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Aus Post Chair Lied In Watch Saga: Holgate

Ex-Australia Post chairman Christine Holgate accuses chair Lucio Di Bartolomeo of unlawfully standing her down.

CANBERRA, Australia — Former Australia Post chairman Christine Holgate has aimed at chair Lucio Di Bartolomeo, accusing him of lying to parliament about the Cartier watches saga.

In a submission released on April 6, Holgate said Australian Prime Minister Scott Morrison humiliated her when condemning her in parliament for giving the watches to four senior executives in November 2018 as a reward for clinching a banking deal.

“Bartolomeo treated me like a criminal, and he is to be blamed for me being forced out of the top job,” said Holgate.

Holgate says the chair unlawfully stood her down and failed to defend her despite knowing the facts of the case.

“He repeatedly lied to the Australian people and to their parliament about his actions,” she wrote in a 154-page Senate inquiry submission containing emails, photos of cards, and a letter to her lawyers.

“Time after time, he had made statements that I had agreed to stand down when I had done no such thing.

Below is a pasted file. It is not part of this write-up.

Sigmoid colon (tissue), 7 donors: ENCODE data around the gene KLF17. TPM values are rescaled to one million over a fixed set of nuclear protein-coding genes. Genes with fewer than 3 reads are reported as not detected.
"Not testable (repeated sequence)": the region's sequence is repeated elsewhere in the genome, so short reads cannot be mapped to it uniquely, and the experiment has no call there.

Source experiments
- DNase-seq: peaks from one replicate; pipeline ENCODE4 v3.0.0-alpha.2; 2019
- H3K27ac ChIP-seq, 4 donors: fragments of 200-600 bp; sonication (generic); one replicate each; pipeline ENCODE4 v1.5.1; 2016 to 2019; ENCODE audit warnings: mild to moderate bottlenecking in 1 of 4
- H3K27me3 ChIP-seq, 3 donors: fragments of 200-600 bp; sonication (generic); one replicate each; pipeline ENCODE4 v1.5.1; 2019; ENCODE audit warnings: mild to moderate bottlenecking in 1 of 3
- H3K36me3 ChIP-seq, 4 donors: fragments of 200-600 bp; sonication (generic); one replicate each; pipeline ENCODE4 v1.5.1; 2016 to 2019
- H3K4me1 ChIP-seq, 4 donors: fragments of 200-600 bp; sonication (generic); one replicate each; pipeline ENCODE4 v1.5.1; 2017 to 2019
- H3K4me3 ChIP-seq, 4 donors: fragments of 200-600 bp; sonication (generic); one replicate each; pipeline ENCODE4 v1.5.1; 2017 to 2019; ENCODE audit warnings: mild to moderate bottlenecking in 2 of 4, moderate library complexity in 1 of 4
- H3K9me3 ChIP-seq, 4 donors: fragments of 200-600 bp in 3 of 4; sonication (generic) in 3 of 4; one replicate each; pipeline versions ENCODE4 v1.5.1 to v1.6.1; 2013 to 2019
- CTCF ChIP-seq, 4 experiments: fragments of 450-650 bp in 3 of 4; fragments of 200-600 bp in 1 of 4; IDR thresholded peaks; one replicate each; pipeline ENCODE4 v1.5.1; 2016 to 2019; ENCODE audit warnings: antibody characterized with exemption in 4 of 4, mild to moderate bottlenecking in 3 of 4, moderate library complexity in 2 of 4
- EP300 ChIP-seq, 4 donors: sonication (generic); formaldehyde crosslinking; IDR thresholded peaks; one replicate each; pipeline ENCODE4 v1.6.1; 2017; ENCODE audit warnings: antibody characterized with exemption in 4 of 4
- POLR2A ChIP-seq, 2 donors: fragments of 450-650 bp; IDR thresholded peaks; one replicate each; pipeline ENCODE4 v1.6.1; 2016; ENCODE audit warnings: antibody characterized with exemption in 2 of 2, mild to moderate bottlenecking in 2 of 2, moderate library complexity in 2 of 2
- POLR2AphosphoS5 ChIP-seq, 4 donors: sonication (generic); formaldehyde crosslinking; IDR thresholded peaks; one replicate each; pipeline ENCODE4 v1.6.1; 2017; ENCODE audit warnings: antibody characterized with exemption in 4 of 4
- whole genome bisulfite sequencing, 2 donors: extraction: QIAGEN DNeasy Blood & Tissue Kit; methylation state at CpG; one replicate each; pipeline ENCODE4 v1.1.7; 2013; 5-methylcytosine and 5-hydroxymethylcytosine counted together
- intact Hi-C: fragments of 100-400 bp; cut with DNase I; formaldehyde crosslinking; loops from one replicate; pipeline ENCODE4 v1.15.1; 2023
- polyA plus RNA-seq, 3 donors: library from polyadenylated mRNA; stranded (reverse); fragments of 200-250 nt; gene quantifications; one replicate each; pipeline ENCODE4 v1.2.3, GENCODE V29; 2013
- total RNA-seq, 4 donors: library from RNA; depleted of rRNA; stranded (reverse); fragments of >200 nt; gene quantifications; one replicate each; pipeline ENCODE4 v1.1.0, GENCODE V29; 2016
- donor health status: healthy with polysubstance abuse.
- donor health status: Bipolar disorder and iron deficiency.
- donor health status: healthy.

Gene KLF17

“He then abandoned me to a media firestorm that he and others had created and cut me off from resources, despite knowing that these events had caused me to seek mental health care and medication.”

The former Blackmores executive says the watches were purchased legally, with the transaction signed off and approved by John Stanhope, the then-chairman auditors and chief financial officer, Australia Post.

“It was widely celebrated within the organization and presented at a morning tea by the previous chairman and me with a thank-you card signed by both of us,” she wrote.

“It was then found to be legal by the ‘review’ which was intended to find it otherwise.”

Bartolomeo said in an inquiry last November that he would have blocked the purchase of the luxury watches if he was in charge when the gifts were doled out.

But Holgate says his Senate hearing evidence was “seriously misleading” and even prompted her to write to the Australia Post board, ministers, and Maddocks Lawyers asking them to address her concerns.

“But they have chosen not to; yet at no time has anyone denied my feedback was correct,” she said.

“It is unacceptable that the chair of a major public-owned enterprise can mislead the Senate over his knowledge of something as important as a review of the organization commissioned by the government.”

Holgate went on to imply she was still technically employed by Australia Post after rejecting Bartolomeo’s resignation offer.

She claims the proposal would have left her with no severance pay, unable to work for 12 months, and gagged from speaking out about Australia Post in perpetuity.

“To this date, I have signed no deed of release with Australia Post, despite my many requests to resolve this matter.”

(Edited by Amrita Das and Pallavi Mehra)